• Titled After the Song: Named after the Bowie song.
  • "Rashomon"-Style: in 2.05, we see Bathurst's arrest retold from two different perspectives, Gene Hunt's vindictive view and Annie's more sympathetic one. Annie turned out to be much more objective — Gene had gotten too emotionally involved in the case.
  • "The Reason You Suck" Speech: Sam delivers an epic one to Peter Bond, accusing him and people like him of ruining the joy of football by injecting it with hate and violence among the fans.
  • Revised Ending: The original ending was to have been a cut to black, indicating Sam's death and no afterlife. Both John Simm and the producers were sad they weren't allowed to use it.
  • Running Gag: A few...
    • "That's not how it goes!" is response to Sam constantly getting the You Do Not Have to Say Anything speech wrong note .
    • "You are surrounded by armed bastards!", which carried over to Ashes To Ashes)
    • Gene's flasks and fondness for Westerns.
  • Running Over the Plot: This is how Sam Tyler gets sent back in time; he gets hit by a car in the present day, and wakes up in 1973, unsure if he's in a coma, in the afterlife, or really back in time.
  • Sarcastic Confession: Two of the mill workers in Series 1, Episode 3 find out the wrong way that you do not joke about a confession to Sam Tyler and Gene Hunt.
  • The Scapegoat: Patrick O'Brien.
  • Send Me Back
  • Serious Business:
    • Football rivalries and riots are central to one episode, just as football hooliganism was on the rise. Football rivalries and riots were very serious business in the 70s and 80s.
    • Also, this wonderful quote from Gene in Series 1, Episode 6, when Reg Cole pours Gene's flask onto the floor:
      Gene: That was a single malt! What kind of monster are you?!
  • Set Right What Once Went Wrong: The first episode has shades of this, seeing as the murderer from the Cold Open introduction to the series gets linked to what's going on in Sam's first escapade in the 70's.
  • The '70s: Despite the anachronisms, 1973 is recognisable as such. The clothing, the hair, the cars (both cool and not-so-cool), the awesome music and — as far as the ladies are concerned — plenty of blue eyeshadow.
  • Shameful Strip: Happens to Sam after he's slipped a mickey by a prostitute in a frame-up. He wakes up tied to a bed with Gene kicking down the door accompanied by WPC Anne Cartwright. Considering Annie's embarrassment and Gene's quip of "it's not all golf and badminton in Hyde, eh?", it's fairly safe to say Sam was naked.
  • Shell-Shocked Veteran: Reg Cole is made out to be one, but it turns out he was never in the Army.
  • Shirtless Scene: The opening of Series 1, Episode 2 sees Gene and Chris going after the Villain of the Week; both are wearing Speedos (and water-wings in Chris's case). Sam, who's also giving chase, is wearing a lifeguard's vest.
  • Shoot the Shaggy Dog: Episode 7. Sam finds out the exact circumstances that lead to Kemble's accidental death due to the department's actions, but when he turns in the tape proving it to the superintendent, the superintendent immediately destroys the tape, saying that it could easily be a hoax.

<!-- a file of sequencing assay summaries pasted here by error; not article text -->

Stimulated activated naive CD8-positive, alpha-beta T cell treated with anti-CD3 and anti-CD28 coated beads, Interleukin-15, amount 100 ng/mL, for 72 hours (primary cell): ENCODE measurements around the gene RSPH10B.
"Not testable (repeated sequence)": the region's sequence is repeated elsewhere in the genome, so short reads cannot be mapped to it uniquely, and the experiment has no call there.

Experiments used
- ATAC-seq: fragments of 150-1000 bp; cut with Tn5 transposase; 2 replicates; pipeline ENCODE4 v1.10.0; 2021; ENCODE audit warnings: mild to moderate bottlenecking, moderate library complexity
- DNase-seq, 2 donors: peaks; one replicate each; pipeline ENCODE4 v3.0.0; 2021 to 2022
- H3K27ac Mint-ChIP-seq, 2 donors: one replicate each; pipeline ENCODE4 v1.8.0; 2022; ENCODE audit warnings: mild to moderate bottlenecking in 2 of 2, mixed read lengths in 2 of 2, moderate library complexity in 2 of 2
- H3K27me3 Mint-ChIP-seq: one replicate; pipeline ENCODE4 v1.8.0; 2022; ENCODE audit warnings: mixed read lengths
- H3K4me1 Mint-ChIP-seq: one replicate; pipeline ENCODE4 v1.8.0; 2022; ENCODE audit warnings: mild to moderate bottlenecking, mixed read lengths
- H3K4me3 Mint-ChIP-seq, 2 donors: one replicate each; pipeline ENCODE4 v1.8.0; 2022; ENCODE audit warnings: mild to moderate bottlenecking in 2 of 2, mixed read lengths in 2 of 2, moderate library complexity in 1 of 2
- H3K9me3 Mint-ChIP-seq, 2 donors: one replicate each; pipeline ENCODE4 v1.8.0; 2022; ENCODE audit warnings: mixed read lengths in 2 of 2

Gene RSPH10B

• It's heavily implied the superintendent is in fact a party to the cover-up (especially the bit in the toilets where he doesn't wash his hands, and Hunt exclaims "Not like you, sir").
  • Shout-Out:
    • Sam cites Robocop's three prime directives as his view of the Police's duties. Gene seems to prefer Judge Dredd's catchphrase: "I AM The Law"
    • Another, very subtle and possibly unintentional shout-out is the title itself. Four years before the show's premiere, Terry Pratchett published Night Watch, a Discwolrd novel whose protagonist is likewise a criminalist who is inexplicably transported back in time and forced to relive elements of his own past. Both the book and the series are called after a well-known work of popular art, a painting by Rembrandt in the former case and a song by David Bowie in the latter.
  • Sickbed Slaying: Tony Crane torturing the comatose 2007!Sam.
    • Toolbox & Big Bird dispose of Deekat in this manner, stabbing him through a preexisting bullet wound.
  • Significant Background Event: in Series 1, Episode 3 (fortunately Caught on Tape)
    Tina: I was told nothing. Go through the back, pick up the bag. I've always been thin like Twiggy. Well, not exactly as thin as Twiggy.
  • Sliding Scale of Shiny Versus Gritty: The lighting filter used drastically changes between 2006 and 1973 for obvious reasons. After Sam wakes up from his coma, 2006 is also portrayed as a dull, concrete and glass jungle of hell, full of soulless bureaucrats and empty suits that Sam no longer relates to - leading to the decision he makes at the very end of the episode.
  • Smoking Hot Fight: Although Sam and Gene have had a few of these, the one that really stands out has to be the fight between them in the hospital, after which Gene is shown smoking. Draw your own conclusions.
  • Stimulant Speedtalk: Discussed in an episode in which a suspect dies from a heart attack while in custody due to heavy cocaine use; at first, Gene thinks that the suspect had taken cocaine before his arrest, but Sam notes that the suspect wasn't talkative or jumpy during the interview, which means he must have taken it after he was taken into custody.
  • Suicide Is Painless: Sam goes back to his own time, realizes the Test Card F girl was right all along, and takes a running jump off the roof of the police station while "Life On Mars" blares triumphantly in the background.